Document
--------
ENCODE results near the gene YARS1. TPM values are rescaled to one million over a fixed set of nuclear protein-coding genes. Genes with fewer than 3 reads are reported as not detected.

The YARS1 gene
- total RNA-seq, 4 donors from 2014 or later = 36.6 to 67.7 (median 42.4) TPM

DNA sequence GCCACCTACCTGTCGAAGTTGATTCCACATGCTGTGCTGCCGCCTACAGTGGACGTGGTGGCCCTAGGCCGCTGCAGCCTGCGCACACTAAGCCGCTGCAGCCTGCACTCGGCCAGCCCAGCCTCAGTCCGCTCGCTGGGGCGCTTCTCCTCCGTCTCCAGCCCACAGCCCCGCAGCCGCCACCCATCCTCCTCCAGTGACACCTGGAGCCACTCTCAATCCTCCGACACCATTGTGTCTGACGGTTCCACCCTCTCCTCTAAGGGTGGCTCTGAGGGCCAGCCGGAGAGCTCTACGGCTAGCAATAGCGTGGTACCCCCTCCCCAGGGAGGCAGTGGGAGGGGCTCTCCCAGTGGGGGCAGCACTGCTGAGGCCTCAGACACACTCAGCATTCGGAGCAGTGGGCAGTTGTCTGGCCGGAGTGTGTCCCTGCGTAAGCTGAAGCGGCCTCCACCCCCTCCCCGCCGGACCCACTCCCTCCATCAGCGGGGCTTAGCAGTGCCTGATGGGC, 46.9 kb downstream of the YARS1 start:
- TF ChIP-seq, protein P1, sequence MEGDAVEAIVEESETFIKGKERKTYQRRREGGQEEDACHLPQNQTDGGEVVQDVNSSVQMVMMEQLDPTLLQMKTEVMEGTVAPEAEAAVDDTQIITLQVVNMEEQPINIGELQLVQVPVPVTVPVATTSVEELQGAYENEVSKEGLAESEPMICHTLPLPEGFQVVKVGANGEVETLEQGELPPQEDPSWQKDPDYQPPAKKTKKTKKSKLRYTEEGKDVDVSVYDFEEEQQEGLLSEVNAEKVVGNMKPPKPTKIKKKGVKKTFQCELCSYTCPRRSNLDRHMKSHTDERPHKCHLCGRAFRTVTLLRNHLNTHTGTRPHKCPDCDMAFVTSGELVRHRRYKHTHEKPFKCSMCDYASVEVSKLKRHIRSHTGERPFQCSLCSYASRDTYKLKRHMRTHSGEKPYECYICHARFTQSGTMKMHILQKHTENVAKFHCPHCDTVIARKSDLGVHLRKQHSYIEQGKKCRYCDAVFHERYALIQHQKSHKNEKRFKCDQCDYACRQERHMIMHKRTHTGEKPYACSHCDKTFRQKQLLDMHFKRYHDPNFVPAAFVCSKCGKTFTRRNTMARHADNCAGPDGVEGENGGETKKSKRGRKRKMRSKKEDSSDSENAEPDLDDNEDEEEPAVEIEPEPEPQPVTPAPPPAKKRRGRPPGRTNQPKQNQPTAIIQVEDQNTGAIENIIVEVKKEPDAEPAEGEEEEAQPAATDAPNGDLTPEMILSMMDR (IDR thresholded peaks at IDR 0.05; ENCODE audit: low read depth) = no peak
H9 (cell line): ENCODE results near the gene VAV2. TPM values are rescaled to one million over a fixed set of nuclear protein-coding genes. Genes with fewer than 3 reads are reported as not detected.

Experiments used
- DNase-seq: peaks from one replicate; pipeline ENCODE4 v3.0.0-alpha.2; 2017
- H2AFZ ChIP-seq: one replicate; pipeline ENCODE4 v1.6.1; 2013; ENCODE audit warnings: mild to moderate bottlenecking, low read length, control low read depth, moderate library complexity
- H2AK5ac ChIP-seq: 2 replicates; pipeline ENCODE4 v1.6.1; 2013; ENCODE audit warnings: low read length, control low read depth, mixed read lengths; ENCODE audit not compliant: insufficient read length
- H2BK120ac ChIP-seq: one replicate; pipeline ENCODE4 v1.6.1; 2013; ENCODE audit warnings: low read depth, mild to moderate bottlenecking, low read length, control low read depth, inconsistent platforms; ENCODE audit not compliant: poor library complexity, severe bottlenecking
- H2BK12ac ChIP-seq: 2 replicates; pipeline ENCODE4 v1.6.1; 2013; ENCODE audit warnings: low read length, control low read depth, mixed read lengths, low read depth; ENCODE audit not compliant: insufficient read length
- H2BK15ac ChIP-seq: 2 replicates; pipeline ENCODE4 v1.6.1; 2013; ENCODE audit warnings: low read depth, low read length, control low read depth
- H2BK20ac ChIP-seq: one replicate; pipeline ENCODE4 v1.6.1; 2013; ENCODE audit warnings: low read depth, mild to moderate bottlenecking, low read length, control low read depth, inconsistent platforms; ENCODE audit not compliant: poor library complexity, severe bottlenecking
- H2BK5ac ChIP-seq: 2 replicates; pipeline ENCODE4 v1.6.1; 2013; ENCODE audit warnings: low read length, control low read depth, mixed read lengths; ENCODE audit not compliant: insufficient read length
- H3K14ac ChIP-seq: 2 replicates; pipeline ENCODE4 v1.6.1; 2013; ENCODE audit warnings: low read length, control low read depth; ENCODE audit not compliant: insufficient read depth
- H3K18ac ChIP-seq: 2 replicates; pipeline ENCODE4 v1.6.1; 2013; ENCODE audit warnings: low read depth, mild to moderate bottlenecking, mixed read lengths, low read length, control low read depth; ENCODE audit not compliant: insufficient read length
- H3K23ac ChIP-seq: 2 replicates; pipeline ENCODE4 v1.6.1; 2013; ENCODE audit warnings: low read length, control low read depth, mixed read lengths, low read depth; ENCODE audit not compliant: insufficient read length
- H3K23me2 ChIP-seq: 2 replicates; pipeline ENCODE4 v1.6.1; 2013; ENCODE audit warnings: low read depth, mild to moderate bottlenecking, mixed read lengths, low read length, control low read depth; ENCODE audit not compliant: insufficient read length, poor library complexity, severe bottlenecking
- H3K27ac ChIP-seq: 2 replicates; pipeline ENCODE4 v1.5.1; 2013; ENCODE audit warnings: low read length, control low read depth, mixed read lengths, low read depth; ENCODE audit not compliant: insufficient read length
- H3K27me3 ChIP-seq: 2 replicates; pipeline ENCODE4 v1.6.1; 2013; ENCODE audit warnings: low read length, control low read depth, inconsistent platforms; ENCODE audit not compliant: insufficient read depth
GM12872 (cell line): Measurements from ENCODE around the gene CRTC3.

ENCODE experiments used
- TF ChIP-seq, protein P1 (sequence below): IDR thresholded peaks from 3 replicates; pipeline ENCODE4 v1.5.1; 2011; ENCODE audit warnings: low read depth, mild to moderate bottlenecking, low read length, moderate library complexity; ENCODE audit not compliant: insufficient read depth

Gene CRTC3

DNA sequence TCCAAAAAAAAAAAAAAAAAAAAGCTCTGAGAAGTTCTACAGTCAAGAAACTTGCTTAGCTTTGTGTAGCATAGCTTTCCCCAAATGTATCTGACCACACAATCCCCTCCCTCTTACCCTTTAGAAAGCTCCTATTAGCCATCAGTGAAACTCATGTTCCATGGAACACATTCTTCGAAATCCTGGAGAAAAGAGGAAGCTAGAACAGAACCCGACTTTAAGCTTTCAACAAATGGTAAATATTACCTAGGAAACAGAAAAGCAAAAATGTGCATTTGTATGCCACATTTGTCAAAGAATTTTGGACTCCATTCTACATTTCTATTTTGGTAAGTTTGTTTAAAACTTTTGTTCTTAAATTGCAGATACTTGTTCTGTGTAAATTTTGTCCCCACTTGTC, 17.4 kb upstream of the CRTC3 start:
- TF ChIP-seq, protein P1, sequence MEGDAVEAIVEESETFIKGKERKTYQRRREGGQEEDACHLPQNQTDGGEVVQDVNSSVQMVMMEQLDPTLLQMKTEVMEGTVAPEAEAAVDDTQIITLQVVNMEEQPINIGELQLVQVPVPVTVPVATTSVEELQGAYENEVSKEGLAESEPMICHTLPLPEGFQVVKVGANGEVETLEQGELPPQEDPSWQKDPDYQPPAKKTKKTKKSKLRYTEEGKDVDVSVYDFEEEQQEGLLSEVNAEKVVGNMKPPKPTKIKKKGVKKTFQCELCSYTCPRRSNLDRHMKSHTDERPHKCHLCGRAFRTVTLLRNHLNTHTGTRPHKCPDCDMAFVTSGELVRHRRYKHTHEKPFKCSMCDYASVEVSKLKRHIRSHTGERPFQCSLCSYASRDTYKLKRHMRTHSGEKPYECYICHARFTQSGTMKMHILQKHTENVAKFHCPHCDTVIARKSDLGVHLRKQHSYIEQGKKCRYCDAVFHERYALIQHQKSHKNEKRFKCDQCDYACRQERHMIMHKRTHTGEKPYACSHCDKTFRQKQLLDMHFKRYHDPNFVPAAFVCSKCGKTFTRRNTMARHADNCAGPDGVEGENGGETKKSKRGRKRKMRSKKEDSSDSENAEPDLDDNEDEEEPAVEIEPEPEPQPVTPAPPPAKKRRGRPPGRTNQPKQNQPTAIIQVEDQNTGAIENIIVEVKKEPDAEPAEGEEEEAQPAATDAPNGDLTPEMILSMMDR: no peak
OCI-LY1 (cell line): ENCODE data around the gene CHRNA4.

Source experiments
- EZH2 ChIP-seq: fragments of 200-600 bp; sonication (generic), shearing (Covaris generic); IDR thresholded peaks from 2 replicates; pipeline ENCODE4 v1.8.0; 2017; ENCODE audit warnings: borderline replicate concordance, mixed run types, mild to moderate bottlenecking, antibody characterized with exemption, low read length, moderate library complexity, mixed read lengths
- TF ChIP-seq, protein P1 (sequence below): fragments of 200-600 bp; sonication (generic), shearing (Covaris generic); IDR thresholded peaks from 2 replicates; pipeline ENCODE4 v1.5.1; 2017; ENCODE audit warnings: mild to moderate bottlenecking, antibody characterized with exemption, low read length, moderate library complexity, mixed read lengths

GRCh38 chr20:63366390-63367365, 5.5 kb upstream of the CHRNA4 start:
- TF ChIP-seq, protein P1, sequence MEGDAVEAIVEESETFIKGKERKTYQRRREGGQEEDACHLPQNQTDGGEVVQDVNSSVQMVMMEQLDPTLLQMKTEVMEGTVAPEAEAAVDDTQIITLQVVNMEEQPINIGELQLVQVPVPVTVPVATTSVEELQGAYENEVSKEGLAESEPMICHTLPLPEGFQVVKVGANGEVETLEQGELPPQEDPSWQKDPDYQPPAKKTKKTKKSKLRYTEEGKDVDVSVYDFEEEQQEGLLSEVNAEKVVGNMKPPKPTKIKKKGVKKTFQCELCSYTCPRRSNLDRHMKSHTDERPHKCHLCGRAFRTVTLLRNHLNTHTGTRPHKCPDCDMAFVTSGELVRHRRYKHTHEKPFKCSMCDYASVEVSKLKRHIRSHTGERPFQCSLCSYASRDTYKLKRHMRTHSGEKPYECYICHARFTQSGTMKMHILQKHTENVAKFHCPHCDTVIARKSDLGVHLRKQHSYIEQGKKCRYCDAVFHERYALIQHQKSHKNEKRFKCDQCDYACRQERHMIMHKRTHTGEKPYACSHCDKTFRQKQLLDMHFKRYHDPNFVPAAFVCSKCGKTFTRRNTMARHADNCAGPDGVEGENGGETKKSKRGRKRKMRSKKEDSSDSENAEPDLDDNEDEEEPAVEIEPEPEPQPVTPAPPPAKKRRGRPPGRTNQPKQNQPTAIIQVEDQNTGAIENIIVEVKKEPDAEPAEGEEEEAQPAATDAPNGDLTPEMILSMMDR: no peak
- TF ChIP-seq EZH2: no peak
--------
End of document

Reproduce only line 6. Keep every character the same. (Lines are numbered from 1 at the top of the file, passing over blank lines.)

H9 (cell line): ENCODE results near the gene VAV2. TPM values are rescaled to one million over a fixed set of nuclear protein-coding genes. Genes with fewer than 3 reads are reported as not detected.